1. Males

  • Androgens are indicated for replacement therapy in conditions associated with a deficiency or absence of endogenous testosterone:Primary hypogonadism (congenital or acquired) — testicular failure due to cryptorchidism, bilateral torsions, orchitis, vanishing testis syndrome; or orchidectomy.Hypogonadotropic hypogonadism (congenital or acquired) —gonadotropin or luteinizing hormone-releasing hormone (LHRH) deficiency, or pituitary hypothalamic injury from tumors, trauma, or radiation. (Appropriate adrenal cortical and thyroid hormone replacement therapy are still necessary, however, and are actually of primary importance.) If the above conditions occur prior to puberty, androgen replacement therapy will be needed during the adolescent years for development of secondary sexual characteristics. Prolonged androgen treatment will be required to maintain sexual characteristics in these and other males who develop testosterone deficiency after puberty.Safety and efficacy of methyltestosterone in men with “age-related hypogonadism” (also referred to as “late-onset hypogonadism”) have not been established.Androgens may be used to stimulate puberty in carefully selected males with clearly delayed puberty. These patients usually have a familial pattern of delayed puberty that is not secondary to a pathological disorder; puberty is expected to occur spontaneously at a relatively late date. Brief treatment with conservative doses may occasionally be justified in these patients if they do not respond to psychological support. The potential adverse effect on bone maturation should be discussed with the patient and parents prior to androgen administration. An X-ray of the hand and wrist to determine bone age should be obtained every 6 months to assess the effect of treatment on the epiphyseal centers (see WARNINGS).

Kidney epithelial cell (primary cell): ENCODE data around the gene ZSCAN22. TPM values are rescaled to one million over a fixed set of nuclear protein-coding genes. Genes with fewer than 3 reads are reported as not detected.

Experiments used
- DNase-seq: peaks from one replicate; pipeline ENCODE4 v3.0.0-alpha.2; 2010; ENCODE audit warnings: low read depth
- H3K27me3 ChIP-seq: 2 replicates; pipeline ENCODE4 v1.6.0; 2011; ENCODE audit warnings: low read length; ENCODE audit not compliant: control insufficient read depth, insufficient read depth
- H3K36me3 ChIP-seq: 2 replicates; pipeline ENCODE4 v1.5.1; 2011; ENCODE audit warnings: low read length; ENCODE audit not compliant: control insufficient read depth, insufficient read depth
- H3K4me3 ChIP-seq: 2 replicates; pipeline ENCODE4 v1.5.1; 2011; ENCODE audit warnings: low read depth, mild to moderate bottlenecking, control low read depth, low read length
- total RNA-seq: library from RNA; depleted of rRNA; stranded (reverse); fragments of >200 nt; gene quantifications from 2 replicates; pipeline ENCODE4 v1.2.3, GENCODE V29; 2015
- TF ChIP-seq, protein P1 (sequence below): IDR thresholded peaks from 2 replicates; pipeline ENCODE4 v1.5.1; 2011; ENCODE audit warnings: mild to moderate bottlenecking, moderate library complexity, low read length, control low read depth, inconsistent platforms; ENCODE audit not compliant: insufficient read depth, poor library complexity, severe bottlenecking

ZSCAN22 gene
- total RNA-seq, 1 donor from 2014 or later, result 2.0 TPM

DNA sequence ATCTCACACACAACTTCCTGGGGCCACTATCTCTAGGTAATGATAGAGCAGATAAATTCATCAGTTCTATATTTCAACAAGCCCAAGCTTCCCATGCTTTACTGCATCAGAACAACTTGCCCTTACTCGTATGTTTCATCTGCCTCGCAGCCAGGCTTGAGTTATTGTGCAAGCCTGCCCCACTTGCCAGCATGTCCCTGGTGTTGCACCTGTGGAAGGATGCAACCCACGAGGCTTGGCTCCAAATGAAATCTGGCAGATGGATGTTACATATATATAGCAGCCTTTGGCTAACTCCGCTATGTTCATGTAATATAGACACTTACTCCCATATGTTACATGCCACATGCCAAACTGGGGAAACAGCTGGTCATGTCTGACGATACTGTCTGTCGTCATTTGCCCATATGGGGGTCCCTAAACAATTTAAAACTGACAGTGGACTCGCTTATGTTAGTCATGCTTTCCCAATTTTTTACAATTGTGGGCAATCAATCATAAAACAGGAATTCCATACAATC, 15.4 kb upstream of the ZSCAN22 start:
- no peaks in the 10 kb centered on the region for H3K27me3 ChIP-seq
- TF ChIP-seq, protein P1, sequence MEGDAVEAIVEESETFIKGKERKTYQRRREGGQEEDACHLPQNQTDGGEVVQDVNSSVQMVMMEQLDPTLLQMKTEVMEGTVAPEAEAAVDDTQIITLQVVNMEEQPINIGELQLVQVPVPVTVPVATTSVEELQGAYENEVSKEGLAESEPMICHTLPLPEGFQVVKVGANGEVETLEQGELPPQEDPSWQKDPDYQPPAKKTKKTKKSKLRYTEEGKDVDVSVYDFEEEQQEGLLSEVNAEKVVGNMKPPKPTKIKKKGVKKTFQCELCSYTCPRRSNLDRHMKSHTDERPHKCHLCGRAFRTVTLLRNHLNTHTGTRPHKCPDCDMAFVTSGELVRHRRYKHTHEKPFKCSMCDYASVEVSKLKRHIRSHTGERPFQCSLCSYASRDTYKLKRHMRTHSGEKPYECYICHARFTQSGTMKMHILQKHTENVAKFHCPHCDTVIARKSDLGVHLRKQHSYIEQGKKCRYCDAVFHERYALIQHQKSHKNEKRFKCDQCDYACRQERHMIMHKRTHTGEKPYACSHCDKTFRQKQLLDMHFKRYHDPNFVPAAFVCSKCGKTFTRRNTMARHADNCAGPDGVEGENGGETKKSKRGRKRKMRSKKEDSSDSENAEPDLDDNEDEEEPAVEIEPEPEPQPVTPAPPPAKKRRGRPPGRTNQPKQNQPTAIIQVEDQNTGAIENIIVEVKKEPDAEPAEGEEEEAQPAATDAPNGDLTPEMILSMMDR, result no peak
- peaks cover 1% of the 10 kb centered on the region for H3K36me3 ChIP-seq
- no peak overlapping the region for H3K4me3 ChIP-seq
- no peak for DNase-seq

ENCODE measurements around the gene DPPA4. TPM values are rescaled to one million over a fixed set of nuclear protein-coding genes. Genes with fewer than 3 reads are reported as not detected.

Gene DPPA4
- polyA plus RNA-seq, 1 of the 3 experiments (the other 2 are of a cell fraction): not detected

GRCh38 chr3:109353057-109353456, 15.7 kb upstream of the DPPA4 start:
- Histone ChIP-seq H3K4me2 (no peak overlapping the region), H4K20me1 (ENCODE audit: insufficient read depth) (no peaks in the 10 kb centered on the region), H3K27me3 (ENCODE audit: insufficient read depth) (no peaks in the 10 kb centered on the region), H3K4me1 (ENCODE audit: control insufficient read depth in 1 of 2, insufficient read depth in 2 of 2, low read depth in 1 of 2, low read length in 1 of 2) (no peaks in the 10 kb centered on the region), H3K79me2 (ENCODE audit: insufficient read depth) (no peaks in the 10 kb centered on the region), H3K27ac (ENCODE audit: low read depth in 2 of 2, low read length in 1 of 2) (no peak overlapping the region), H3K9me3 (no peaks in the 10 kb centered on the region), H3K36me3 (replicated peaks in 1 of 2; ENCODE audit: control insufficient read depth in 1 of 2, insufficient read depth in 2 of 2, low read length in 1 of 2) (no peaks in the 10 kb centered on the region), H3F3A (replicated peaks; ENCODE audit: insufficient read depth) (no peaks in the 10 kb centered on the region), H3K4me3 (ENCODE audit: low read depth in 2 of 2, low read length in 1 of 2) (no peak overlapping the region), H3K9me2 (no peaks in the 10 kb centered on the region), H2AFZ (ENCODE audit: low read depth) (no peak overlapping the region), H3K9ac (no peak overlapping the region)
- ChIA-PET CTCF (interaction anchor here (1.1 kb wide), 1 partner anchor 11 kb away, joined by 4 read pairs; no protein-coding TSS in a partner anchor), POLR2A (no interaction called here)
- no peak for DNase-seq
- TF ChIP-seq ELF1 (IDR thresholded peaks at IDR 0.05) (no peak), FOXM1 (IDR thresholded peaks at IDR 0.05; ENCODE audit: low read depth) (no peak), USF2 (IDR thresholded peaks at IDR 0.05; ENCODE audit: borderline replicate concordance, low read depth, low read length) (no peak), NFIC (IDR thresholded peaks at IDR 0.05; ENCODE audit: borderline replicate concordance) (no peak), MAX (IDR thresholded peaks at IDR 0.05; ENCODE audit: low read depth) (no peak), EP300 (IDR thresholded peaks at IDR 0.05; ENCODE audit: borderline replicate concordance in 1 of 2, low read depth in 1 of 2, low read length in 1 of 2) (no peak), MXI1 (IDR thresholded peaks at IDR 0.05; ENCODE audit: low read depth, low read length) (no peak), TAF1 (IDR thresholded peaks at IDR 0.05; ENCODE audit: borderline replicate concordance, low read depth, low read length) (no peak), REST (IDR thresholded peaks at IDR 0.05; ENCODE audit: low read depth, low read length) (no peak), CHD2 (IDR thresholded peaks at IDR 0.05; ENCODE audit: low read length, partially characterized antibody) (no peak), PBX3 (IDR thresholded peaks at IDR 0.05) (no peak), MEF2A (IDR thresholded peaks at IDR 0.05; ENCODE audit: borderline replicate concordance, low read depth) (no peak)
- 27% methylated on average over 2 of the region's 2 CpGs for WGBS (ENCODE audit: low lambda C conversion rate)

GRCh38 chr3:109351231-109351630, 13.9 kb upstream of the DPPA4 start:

2. Females

Androgens may be used secondarily in women with advancing inoperable metastatic (skeletal) mammary cancer who are 1 to 5 years postmenopausal. Primary goals of therapy in these women include ablation of the ovaries. Other methods of counteracting estrogen activity are adrenalectomy, hypophysectomy, and/or antiestrogen therapy. This treatment has also been used in premenopausal women with breast cancer who have benefitted from oophorectomy and are considered to have a hormone-responsive tumor. Judgment concerning androgen therapy should be made by an oncologist with expertise in this field.

Contraindications

Androgens are contraindicated in men with carcinomas of the breast or with known or suspected carcinomas of the prostate, and in women who are or may become pregnant. When administered to pregnant women, androgens cause virilization of the external genitalia of the female fetus. This virilization includes clitoromegaly, abnormal vaginal development, and fusion of genital folds to form a scrotal-like structure. The degree of masculinization is related to the amount of drug given and the age of the fetus, and is most likely to occur in the female fetus when the drugs are given in the first trimester. If the patient becomes pregnant while taking these drugs, she should be apprised of the potential hazard to the fetus.

Warnings